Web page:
IVAN Štefunko of the SDA party's youth wing shows original (left) and toned-down campaign stickers.
Many fixed the handouts on their clothes and bodies. It was not until they realised the stickers were the work of a political party, however, that the festival-goers began to murmur.
The youth wing of the Social Democratic Alternative (SDA) party is now in hot water from both Pohoda festival management and its own senior advisors over the sticker campaign. Much of the stir was caused by the 'Fuck the Army' turtle-and-helmet collage, which came as a serious embarrassment to Defence Minister Jozef Stank, who is running for national elections in September on the SDA ticket.
Pohoda organiser Michal Kaščák's estimated that the festival had attracted over 20,000 people. Peter Škriečka, a member of the SDA youth initiative, said they had distributed around 15,000 stickers at the event.
"The party just used young people who like wearing [swear words] on their T-shirts without knowing a political party was being promoted," Kaščák said.
Many of the people The Slovak Spectator talked to at the festival also expressed dismay at the party's tactics.
"It seems funny at first sight, but once you realize it's meant seriously, it's sad, especially because the Defence Minister is from that party," said Michal Józsa, 21, a student of the Military Flight Academy in Košice.
"Without any further explanation this sticker feeds animosity towards the army," said Józsa, who says he aims for a career in the Slovak military.
"I wonder what the people producing such stickers would say if they were victims of floods and were saved by the army."
Stank said he felt the turtle sticker disgraced the army and was at odds with Slovakia's integration ambitions. The country hopes to receive an invitation to join Nato this fall, and army reform has been a major element of the its drive to enter the Alliance.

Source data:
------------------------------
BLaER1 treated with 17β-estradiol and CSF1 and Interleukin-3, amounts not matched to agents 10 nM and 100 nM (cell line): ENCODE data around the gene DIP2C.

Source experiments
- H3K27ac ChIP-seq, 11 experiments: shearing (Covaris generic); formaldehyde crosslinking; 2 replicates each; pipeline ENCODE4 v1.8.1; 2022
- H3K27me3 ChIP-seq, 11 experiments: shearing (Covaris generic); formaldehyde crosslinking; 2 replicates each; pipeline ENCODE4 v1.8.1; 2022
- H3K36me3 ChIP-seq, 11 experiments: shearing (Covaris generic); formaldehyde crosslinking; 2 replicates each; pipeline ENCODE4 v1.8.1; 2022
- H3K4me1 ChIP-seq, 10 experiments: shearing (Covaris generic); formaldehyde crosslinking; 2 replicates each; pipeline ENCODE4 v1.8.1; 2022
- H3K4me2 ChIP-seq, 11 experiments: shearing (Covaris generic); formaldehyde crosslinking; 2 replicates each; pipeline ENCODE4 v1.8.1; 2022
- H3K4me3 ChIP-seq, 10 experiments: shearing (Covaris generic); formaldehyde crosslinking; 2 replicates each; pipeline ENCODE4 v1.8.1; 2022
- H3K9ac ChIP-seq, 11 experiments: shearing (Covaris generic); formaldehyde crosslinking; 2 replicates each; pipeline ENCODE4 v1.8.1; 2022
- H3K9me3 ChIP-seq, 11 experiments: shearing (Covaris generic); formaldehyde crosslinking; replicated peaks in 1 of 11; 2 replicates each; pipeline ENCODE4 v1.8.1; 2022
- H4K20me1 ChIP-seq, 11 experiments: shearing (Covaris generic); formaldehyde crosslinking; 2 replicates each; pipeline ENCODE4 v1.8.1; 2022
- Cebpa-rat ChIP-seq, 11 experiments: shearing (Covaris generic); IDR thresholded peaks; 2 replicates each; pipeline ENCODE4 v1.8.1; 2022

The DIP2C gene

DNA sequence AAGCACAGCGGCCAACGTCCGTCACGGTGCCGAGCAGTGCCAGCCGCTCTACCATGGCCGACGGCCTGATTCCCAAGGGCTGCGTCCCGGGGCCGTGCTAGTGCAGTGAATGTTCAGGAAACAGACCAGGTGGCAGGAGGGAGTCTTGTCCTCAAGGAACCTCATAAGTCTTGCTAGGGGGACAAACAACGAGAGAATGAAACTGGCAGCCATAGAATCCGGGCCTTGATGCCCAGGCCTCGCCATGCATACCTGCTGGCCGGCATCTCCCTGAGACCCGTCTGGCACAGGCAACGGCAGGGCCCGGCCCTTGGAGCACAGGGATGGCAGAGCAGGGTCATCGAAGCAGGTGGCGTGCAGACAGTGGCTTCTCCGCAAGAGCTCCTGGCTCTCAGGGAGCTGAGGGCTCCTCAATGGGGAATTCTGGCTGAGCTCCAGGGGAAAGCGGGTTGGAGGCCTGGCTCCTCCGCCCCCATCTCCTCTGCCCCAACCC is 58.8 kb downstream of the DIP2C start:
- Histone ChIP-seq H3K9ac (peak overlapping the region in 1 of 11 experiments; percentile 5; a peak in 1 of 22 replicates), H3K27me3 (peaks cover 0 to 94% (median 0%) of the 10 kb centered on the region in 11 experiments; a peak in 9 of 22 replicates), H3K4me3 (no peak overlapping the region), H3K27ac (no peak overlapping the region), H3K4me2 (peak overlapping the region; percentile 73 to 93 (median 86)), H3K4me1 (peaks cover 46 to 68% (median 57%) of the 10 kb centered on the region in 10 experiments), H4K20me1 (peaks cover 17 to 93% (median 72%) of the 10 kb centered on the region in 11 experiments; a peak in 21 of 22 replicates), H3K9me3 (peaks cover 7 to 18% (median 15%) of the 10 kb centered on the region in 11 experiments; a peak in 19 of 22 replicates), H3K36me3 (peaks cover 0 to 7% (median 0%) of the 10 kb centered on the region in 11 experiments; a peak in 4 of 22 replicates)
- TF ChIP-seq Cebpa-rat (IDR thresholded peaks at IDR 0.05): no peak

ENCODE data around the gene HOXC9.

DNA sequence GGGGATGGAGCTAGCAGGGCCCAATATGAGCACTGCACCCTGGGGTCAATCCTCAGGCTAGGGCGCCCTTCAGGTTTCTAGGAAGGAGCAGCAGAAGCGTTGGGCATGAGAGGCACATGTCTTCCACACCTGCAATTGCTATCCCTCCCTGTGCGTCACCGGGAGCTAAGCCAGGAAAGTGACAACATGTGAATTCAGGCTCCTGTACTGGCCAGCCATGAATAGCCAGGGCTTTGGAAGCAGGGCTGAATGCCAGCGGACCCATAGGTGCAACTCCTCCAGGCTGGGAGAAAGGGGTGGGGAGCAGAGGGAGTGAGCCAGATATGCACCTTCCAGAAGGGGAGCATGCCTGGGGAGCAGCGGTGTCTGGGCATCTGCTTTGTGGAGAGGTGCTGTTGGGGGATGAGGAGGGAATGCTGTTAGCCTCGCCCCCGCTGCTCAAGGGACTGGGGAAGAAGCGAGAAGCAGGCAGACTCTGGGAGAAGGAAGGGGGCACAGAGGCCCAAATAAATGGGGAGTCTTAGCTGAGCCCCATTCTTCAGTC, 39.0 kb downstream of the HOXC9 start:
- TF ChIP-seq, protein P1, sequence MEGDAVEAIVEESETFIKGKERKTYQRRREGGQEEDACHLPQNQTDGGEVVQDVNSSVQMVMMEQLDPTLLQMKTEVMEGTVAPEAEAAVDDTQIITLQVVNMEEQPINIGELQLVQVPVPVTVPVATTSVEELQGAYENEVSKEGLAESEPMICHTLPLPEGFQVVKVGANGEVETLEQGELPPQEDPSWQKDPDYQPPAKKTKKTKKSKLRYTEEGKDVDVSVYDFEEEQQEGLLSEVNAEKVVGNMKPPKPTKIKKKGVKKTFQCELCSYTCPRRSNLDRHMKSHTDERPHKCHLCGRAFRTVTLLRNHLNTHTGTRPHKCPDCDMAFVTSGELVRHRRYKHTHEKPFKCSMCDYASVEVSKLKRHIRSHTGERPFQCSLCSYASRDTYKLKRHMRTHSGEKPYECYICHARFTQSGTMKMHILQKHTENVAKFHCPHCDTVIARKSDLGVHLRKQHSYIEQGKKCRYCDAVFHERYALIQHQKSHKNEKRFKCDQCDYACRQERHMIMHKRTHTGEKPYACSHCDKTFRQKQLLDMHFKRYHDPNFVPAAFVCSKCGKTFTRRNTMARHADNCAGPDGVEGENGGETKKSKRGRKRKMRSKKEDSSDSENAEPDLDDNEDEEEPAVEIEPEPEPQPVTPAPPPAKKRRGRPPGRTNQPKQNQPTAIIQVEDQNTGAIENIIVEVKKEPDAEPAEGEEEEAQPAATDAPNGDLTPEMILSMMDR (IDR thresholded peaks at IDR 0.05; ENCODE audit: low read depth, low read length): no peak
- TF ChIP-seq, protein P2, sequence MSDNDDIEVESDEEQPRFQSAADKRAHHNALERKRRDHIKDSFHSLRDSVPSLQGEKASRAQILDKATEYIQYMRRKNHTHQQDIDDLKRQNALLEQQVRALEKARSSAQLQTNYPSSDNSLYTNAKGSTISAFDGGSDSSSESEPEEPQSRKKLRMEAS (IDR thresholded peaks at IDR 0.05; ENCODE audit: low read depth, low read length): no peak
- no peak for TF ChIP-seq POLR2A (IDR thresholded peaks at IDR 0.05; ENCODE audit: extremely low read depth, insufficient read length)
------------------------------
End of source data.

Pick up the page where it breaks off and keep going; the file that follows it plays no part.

Peter Weiss, the SDA's election leader, said that the turtle sticker had been meant to communicate support for a more professional army, and to express the message in a form appreciated by young people.
He admitted, however, that the form chosen had not been ideal.
"The young SDA wing have their own campaign and choose their own methods. Their opinion prevailed," said Weiss of the sticker campaign, which he called "rebellious".
Young SDA leader Ivan Štefunko told The Slovak Spectator that the stickers had been consulted with Weiss and party leader Milan Ftáčnik beforehand. "They both liked the idea and laughed at it," he said.
Nevertheless, the controversy over the turtle stickers moved the young SDA to change the text after the Pohoda festival to a more moderate "Love the army, but a professional one".
Štefunko added that the "sex" sticker, written in large blue letters on a red background, had expressed the party's safe-sex policy, as part of which the SDA wants condom machines to be installed in all high schools and universities.
"A mistake occurred and I criticised them for it. It was supposed to say 'safe sex'," explained Weiss, blaming a printer for the mistake. Nevertheless, an image on the Young SDA's Internet page is identical with the sticker distributed, containing no mention of the word "safe".
Apart from an anti-fascist sticker depicting a human figure throwing a Nazi swastika in a dustbin, for many Pohoda visitors a sticker with the slogan "Decriminalise" written under a big green marijuana leaf was the most popular handout.
Kaščák dubbed the SDA campaign "populist and hypocritical", and said "I really had to laugh, because I find it ridiculous when ex-communists, who for 40 years had a problem with everything, suddenly do not have a problem with anything before the elections".
The SDA was formed this year by several former members of Slovakia's pre-1989 Communist Party.
Weiss said the campaign was aimed at first and second time voters.
"This has changed my idea about the SDA, and now I will likely not vote for them," said first time voter Józsa.